Woman of the Century/Harriette Robinson Shattuck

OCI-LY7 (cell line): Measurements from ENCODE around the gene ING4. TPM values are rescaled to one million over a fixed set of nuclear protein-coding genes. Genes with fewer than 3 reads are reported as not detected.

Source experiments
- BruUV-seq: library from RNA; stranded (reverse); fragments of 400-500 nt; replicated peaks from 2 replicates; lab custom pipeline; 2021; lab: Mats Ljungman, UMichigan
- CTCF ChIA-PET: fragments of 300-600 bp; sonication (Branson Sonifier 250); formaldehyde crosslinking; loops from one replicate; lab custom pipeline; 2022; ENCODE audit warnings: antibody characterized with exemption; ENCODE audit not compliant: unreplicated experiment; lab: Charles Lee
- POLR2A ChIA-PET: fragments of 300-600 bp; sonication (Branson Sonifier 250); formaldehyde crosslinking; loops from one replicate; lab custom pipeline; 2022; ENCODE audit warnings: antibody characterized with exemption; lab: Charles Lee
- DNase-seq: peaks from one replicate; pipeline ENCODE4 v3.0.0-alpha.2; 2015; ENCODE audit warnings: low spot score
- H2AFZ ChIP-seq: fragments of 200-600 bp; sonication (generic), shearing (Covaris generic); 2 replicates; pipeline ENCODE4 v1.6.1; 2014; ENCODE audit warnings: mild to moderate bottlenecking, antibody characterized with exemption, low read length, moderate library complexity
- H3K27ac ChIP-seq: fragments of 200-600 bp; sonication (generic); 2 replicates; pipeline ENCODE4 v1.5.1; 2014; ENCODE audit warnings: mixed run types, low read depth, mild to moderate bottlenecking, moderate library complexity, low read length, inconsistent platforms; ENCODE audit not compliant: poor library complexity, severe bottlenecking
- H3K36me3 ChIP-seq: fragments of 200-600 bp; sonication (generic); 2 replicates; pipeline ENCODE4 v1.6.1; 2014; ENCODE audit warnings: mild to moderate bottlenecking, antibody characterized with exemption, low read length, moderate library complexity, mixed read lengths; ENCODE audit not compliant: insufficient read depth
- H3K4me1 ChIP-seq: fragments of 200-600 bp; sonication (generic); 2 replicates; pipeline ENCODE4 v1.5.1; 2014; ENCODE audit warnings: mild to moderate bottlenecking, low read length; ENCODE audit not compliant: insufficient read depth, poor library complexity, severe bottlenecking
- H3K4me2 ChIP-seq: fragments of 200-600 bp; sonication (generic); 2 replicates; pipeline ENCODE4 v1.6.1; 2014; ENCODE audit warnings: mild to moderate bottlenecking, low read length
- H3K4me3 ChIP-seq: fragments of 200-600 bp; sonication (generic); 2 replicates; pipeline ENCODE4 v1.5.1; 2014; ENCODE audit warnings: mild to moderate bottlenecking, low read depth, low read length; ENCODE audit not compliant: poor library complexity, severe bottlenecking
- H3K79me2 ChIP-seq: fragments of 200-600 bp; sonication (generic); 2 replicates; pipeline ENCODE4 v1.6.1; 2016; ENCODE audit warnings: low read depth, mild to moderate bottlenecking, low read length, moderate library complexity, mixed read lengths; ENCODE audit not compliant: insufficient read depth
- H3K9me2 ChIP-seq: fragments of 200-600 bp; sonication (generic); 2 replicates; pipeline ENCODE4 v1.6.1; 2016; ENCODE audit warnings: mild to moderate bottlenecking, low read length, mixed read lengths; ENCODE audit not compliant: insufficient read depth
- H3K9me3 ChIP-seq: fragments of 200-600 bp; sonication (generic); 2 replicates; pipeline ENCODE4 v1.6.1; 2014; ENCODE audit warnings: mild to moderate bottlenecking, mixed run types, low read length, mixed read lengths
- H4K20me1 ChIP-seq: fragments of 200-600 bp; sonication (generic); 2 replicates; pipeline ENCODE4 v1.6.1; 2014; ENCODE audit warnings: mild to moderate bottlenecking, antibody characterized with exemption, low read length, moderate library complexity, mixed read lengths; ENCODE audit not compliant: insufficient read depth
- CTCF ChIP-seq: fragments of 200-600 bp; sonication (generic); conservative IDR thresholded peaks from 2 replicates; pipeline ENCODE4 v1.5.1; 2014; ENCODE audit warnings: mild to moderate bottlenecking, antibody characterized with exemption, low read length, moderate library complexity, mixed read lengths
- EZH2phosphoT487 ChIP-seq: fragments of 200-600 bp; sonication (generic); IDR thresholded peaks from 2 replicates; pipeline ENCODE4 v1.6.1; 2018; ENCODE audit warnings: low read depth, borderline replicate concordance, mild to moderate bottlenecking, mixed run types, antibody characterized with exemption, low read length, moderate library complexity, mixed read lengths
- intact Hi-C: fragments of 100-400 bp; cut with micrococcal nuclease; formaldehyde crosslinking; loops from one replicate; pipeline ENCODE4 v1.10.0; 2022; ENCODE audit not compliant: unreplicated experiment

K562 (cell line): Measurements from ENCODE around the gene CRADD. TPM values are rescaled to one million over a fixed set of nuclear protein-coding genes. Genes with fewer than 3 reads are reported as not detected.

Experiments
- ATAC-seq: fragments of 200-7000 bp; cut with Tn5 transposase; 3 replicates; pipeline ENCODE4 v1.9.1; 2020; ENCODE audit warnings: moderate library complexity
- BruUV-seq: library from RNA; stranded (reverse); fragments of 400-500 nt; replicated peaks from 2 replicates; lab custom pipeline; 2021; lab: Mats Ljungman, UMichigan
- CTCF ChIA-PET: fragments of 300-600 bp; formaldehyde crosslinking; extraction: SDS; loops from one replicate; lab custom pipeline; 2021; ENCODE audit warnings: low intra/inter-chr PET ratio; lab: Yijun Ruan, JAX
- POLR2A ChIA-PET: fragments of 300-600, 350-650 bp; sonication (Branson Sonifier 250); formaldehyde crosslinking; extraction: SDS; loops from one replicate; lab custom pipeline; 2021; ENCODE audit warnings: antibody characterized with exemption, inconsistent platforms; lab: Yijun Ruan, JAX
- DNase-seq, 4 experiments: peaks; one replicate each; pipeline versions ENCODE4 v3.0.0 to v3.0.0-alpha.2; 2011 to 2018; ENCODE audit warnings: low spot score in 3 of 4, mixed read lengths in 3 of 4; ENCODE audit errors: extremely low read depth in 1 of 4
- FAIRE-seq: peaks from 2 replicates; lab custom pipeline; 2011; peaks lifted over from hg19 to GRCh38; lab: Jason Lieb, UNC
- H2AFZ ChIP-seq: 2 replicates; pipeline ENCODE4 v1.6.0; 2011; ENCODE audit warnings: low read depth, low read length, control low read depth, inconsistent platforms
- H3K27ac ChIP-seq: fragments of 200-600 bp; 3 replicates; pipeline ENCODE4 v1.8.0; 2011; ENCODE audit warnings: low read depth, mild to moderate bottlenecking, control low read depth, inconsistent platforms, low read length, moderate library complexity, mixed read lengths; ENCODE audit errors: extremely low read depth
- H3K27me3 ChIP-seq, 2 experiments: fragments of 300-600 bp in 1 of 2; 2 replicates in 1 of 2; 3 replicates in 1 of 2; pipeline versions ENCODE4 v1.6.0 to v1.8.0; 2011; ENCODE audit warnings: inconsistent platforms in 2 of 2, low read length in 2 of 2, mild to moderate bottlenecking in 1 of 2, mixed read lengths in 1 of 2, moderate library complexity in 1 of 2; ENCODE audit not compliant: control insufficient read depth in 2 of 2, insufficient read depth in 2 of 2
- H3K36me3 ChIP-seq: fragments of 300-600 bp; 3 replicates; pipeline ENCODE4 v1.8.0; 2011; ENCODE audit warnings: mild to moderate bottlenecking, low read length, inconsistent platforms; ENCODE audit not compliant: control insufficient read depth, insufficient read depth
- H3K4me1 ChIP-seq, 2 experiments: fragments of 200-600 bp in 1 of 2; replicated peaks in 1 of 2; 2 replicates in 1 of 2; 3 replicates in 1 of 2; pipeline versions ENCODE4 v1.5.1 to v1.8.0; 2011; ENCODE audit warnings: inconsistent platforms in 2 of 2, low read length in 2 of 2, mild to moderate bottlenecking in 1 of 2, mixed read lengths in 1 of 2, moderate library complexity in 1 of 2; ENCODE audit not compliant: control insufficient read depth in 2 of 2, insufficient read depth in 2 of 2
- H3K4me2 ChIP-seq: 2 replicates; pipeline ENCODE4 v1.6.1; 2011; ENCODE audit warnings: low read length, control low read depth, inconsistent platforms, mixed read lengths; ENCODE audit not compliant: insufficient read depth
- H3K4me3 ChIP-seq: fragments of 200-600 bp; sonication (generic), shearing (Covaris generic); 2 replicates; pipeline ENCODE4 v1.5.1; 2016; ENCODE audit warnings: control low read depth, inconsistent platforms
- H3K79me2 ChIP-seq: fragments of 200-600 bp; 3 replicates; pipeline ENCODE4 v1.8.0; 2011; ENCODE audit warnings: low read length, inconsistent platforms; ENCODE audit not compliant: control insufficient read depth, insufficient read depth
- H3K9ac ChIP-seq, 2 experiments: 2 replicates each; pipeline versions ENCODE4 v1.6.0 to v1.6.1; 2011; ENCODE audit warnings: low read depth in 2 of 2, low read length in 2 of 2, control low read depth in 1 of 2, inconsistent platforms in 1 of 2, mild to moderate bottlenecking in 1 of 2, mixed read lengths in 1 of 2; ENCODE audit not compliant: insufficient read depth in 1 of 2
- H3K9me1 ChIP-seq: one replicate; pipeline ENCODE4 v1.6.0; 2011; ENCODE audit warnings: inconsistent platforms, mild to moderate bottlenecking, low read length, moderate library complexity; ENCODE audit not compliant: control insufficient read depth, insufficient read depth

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SHATTUCK, Mrs. Harriette Robinson, author and writer on parliamentary law, born in Lowell, Mass., 4th December, 1850. She is the oldest child of William S. and Harriet H. Robinson. She was educated in the Maiden, Mass., public schools and had the advantage of several years of literary training under the supervision of Theodore D. Weld, of Boston. Since then she has continued to be a student on various subjects, philosophy and politics being the chief ones of late years. HARRIETTE ROBINSON SHATTUCK. Soon after leaving school, she began to write stories for children and articles for the newspapers on different subjects, mainly relating to women, and, until 1878, when she became the wife of Sidney D. Shattuck, of Maiden, she was clerk in the office of the American Social Science Association in Boston. During the five or six years of the Concord Summer School of Philosophy, she wrote letters for the Boston "Transcript," in which the philosophy of the various great teachers, such as Plato, Hegel, Dante and Goethe, was carefully elucidated and made available to the general public. "The Story of Dante's Divine Comedy" (New York, 1887) is the outcome of those letters from the Concord school. Her other book, are "Our Mutual Friend" (Boston, 1880), a dramatization from Dickens and "Little Folks East and West" (Boston, 1891), a book of children's tales. She was for ten years president of the National Woman Suffrage Association of Massachusetts, and is now president of the Boston Political Class, which she has conducted for seven years, and in which the science of government and the political topics of the day are considered. She is the founder of "The Old and New< " of Maiden, Mass., one of the oldest woman's clubs in the country. She is interested in all movements for the advancement of women, especially in the cause of woman's political enfranchisement. She made her first speech for suffrage in Rochester, in 1878. She has since spoken before committees of Congress and of the Massachusetts legislature, and in many conventions in Washington and elsewhere. She was the presiding officer over one of the sessions of the first International Council of Women, held in Washington, D. C., in 1888. She is a quiet speaker and makes no attempts at oratory. Her best work has been done in writing, rather than in public speaking, unless we include in this term the teaching of politics and of parliamentary law, with the art of presiding and conducting public meetings. When her father was clerk of the Massachusetts House of Representations, she was his assistant, being the first and only woman to hold such a position in that State (1871-72). Her most popular book is the "Woman's Manual of Parliamentary Law" (Boston, 1891), a work that is a recognized standard.